Who would have thought that a few months ago. Covid has maneuvered us in a phase of global disruption and we cannot just go on like we did before. The world is demanding us to transform. What previously made sense may suddenly no longer make sense. This impacts everyone and our leadership in particular. We need to transition into a different stage of collective consciousness, but we can make choices. What brought us here, might not take us further. We are asked to reconsider why we are here, what drives us? What is our purpose in these changed conditions? What is actually my purpose?
I am providing time and space for leaders to connect with themselves and with others, enabling them to see and engage in what really matters.
I have my purpose statement for about five years and the current times and circumstances invited me to put my statement at test. When doing purpose work with my clients I like to stress-test their purpose statement with Simon Sinek’s method of drilling deeper by asking five times “why”. My answers to the five why’s are of course not universal, they only reflect my logic, my view of the connections between elements.
I began with my starting belief:
What brought us here, might not take us further; no matter what, people and leaders in particular need to reconsider their purpose, their contribution to these new circumstances in the world, their way of doing things as well as how to lead.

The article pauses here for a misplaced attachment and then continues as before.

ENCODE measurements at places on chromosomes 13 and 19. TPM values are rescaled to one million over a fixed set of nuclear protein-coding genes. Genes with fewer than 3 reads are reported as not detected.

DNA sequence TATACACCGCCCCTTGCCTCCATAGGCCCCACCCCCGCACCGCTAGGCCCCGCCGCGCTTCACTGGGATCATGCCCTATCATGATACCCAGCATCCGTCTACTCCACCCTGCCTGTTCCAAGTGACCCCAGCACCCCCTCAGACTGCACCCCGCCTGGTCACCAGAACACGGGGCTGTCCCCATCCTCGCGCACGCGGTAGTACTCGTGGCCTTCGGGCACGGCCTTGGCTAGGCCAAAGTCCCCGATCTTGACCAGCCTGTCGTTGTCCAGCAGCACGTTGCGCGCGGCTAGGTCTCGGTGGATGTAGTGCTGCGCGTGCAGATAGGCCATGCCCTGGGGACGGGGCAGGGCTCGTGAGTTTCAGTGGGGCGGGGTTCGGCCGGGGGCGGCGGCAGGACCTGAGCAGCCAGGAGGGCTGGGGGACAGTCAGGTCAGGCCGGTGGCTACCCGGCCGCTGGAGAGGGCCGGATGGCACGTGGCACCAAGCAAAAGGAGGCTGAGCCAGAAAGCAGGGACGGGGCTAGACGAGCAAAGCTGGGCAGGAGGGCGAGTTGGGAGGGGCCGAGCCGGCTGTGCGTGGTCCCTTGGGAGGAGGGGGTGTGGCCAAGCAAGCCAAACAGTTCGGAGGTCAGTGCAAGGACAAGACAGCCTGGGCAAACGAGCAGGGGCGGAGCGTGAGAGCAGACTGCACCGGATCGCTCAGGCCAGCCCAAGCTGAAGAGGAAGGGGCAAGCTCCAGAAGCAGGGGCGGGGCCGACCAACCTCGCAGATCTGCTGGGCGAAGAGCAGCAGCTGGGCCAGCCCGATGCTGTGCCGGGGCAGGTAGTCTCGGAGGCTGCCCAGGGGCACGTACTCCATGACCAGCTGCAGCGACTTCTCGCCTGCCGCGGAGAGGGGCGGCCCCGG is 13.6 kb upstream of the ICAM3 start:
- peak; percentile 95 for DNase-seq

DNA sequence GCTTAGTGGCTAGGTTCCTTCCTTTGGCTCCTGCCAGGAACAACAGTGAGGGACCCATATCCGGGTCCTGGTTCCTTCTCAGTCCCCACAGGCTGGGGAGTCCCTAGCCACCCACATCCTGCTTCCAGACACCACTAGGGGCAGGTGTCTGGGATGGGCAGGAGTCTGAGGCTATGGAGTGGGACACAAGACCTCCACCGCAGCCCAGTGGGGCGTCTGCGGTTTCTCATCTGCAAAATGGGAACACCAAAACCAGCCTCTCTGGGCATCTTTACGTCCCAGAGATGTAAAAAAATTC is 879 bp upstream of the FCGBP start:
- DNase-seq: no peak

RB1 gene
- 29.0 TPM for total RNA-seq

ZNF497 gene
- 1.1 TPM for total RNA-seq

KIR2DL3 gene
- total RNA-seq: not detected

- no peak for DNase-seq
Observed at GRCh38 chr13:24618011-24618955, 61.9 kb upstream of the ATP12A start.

A little virus forces the whole world into a drastic transformation. Nothing is as it was before, socially, economically, politically, traditional rules and frameworks reach their limits in the attempt to keep the situation under control. In addition, the concept of capitalism is subjected to a massive stress test. The whole world order is put at question.
Mankind had lost sight of what’s important in life, so it seems that nature (ie: the virus) stepped in to “help”. To help to rediscover living in harmony with each other and the planet, truly showing solidarity and compassion as well as supporting of and caring about each other.
Money rules the world. Economic and power interests are in the fore ground. Mankind got stuck in their autopilot, with their blinkers on, wasn’t open for different approaches & perspectives, but rather kept holding on to a resumed success model of economic and power interest.
People don’t really relate to each other, we are not “connected” anymore. Not with ourselves, not with each other, not with our planet which is the source of our life. If we are not connected, we are trying to “control” the situation. We don’t sense and see what it is really about. Rather than truly relating to each other and our needs, mankind is coming from a place of fear and seems to be kept driven by this fear. The fear of change, of not knowing and of losing control.
We lost our connect-ability. It begins with us not even taking the time and space for consciously connecting. We remain in our autopilot and hamster-wheel keeping ourselves busy. It may be with all the best intentions, but that’s also how we make sure that we do not have to question ourselves and our actions.